I’m not going to act like I’ve never used Rate My Professors. However, I believe a common perception among students is that instructors are somehow unaware of the pervasive juggernaut that is ratemyprofessors.com.
It’s a controversial resource, but not one without value. It’s not like you can drop a review of a professor on Yelp or Google Reviews, but somehow, you have to get your opinion out there. Where do you go? Rate My Professors. That way, everyone can know whose class to take and whose to avoid.
One professor doesn’t take attendance? It is your responsibility, your literal duty, to let everyone else know. One professor gives a final that includes questions not covered in class lectures? Protect the masses, throw up a review.
However, according to the online newspaper Inside Higher Ed, some research suggests that Rate My Professors ratings influence students’ opinions on final evaluations. That can be bad.
Most universities still use final evaluations as a factor in making decisions about keeping personnel around. At most institutions, if your final evals are bad, you’re closer to getting the proverbial ax.
A study published in January in “Assessment and Evaluation in Higher Education” analyzed 7.9 million Rate My Professors reviews. The study evaluated 190,000 U.S. instructors that had 20 or more reviews. The study looked for correlation between quality of instruction ratings and hotness, easiness and discipline ratings.
The results showed the biggest factors in how professors were rated on the site: the gender of the professor, the subject taught and hotness rating.
The study showed male instructors were consistently rated higher than female instructors. Instructors in STEM fields consistently received lower ratings than instructors in the arts and humanities while instructors rated as attractive received higher teaching scores.
If attractiveness equates to higher ratings, and if higher ratings equate to better evals, it’s in your best interest to be pretty. My plan was set. Be perceived as hot, make tenure, easy.
Of course, Rate My Professors threw a wrench in my plan when they cut the chili rating this July.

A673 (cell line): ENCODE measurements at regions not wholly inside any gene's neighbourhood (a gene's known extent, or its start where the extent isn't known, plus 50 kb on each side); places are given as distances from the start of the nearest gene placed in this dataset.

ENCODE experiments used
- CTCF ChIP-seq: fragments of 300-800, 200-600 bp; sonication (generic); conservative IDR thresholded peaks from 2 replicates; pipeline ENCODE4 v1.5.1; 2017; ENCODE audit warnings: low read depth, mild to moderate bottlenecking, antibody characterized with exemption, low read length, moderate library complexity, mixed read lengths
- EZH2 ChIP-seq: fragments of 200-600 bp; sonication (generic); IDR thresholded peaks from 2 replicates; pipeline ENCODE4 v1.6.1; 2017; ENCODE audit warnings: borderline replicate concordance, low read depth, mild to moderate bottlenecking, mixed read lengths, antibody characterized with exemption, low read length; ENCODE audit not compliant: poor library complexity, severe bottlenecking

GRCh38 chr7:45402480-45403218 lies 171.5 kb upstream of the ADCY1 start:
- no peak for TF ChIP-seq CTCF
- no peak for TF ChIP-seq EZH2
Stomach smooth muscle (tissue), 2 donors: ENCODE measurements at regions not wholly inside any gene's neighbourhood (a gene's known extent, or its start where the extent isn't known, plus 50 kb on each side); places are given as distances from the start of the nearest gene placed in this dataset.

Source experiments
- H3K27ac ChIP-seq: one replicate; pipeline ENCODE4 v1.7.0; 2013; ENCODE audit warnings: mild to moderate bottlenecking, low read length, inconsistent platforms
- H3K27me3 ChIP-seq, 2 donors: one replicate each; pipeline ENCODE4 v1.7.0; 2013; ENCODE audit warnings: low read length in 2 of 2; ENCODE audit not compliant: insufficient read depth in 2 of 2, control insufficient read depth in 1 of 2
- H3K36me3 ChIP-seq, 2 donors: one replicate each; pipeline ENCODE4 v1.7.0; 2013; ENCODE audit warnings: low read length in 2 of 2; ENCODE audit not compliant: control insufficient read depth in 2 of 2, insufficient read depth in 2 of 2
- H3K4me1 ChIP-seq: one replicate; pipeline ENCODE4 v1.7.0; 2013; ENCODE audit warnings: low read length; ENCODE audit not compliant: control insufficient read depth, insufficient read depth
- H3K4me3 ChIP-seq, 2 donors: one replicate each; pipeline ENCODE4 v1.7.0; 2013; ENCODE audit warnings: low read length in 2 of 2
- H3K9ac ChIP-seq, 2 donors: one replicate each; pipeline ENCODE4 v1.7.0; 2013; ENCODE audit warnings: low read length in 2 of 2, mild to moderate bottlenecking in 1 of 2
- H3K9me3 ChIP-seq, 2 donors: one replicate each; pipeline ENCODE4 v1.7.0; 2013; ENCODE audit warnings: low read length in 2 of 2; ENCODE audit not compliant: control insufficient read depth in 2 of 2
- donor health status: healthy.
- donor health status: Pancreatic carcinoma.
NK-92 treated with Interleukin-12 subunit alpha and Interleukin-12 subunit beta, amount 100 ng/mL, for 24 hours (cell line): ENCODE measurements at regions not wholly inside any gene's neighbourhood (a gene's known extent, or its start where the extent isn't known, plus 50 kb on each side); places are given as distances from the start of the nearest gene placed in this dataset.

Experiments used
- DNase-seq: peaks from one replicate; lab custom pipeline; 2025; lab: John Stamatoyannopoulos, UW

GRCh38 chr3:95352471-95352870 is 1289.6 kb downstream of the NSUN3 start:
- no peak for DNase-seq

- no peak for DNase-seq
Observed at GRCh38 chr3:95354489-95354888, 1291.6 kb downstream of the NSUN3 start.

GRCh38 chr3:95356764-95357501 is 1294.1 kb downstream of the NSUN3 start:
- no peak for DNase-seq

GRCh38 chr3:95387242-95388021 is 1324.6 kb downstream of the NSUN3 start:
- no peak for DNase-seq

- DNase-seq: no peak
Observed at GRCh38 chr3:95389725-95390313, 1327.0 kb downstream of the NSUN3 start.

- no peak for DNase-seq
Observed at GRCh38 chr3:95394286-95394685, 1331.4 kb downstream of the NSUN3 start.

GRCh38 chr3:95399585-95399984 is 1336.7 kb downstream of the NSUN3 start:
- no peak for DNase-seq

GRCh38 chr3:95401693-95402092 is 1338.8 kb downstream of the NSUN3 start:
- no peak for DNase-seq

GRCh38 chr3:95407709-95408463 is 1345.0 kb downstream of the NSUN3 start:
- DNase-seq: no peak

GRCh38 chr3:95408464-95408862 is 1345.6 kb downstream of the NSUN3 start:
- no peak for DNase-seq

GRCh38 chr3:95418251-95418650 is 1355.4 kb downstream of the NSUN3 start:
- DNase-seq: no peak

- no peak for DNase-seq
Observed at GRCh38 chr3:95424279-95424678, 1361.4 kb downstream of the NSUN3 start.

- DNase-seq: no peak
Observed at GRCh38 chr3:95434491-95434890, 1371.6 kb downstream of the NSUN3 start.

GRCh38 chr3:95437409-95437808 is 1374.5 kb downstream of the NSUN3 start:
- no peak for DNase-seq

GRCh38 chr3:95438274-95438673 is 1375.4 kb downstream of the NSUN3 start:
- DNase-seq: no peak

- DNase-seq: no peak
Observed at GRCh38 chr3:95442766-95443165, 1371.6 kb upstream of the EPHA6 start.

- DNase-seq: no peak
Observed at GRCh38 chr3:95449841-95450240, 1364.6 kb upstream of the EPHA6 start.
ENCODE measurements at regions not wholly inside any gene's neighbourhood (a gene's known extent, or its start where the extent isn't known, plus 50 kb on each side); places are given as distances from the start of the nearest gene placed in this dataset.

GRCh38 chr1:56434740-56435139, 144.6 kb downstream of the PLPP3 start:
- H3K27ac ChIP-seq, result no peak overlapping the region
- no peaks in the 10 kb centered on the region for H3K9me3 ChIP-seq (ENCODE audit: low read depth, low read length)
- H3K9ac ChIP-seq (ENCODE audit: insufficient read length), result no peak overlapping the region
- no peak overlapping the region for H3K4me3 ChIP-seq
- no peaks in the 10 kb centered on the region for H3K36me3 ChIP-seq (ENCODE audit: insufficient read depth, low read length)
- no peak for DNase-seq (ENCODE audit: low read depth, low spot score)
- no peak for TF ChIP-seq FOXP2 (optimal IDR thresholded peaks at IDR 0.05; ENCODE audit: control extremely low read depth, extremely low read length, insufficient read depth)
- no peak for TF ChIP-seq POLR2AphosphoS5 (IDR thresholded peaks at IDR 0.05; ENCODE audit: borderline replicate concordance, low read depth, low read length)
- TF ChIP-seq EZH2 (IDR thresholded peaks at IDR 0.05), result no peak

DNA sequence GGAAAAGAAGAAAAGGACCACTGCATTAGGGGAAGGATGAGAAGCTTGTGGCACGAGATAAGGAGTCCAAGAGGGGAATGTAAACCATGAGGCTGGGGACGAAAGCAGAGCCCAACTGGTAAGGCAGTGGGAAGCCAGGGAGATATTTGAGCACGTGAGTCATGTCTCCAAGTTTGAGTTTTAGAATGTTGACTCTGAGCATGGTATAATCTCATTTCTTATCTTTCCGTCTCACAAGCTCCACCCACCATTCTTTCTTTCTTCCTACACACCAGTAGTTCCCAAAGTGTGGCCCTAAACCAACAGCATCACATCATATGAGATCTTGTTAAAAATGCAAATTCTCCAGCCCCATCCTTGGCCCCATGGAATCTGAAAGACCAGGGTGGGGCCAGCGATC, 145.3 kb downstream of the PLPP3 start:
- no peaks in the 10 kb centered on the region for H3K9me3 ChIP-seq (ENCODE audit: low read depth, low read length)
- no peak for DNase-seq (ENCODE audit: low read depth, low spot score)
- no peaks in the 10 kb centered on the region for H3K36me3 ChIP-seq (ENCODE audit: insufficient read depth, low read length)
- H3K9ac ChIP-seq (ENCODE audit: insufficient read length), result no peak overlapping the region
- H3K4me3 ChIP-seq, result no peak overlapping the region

Honestly, now I’m worried about the future of my instruction. Students have no chance to know ahead of time how I rank in, which messes up my whole plan here.
The titan who was the chili didn’t fall for nothing. It’s virtually inarguable that women face a tough time in academia. The National Academies of Sciences, Engineering and Medicine published the results of a two-year study earlier this year that found the most common form of harassment in academia is gender-based. Women deal with sexual harassment and disparaging comments, particularly in STEM fields.
Additionally, there’s a real phenomenon that female instructors face tougher evals than male instructors. Often, in open-ended questions on evals, students disparage or otherwise focus on female instructors’ appearance.
In July, things came to a head when neurologist BethAnn McLaughlin, at Vanderbilt University, tweeted at Rate My Professors, “Life is hard enough for female professors. Your ‘chili pepper’ rating of our ‘hotness’ is obnoxious and utterly irrelevant to our teaching. Please remove it because #TimesUP and you need to do better.”
McLaughlin’s tweet, which she made after reading the National Academies’ study, gained 15,000 retweets and an outpouring of support. Just two days later, Rate My Professors tweeted it was removing the chili. However, Rate My Professors also offered the parting shot that the chili was representative of a dynamic or interesting teaching style, and not hotness, despite evidence from itself that pointed otherwise.
Back in 2014, as an April Fools’ Joke, Rate My Professors launched a new site, Date My Professors, which, on its own, damages the “dynamic or interesting teaching” style argument.
Regardless of whether it was or wasn’t a hotness rating (it was), the chili fell. You can no longer go check the perceived hotness of instructors since all traces of the chili were erased from the website. For the best.
However, I’m still affronted. I have been cheated out of an integral part of my Rate My Professors reviews, leaving me out here without a chili rating. Beyond word of mouth, no one’s going to know whether I’m attractive and a great teacher now.
At the very least, I’m still a dude and an instructor in the humanities, so by the studies, I’m still greatly advantaged compared to my female contemporaries, particularly any teaching STEM.
Still, I want every advantage I can get. Maybe we can restart Date My Professors.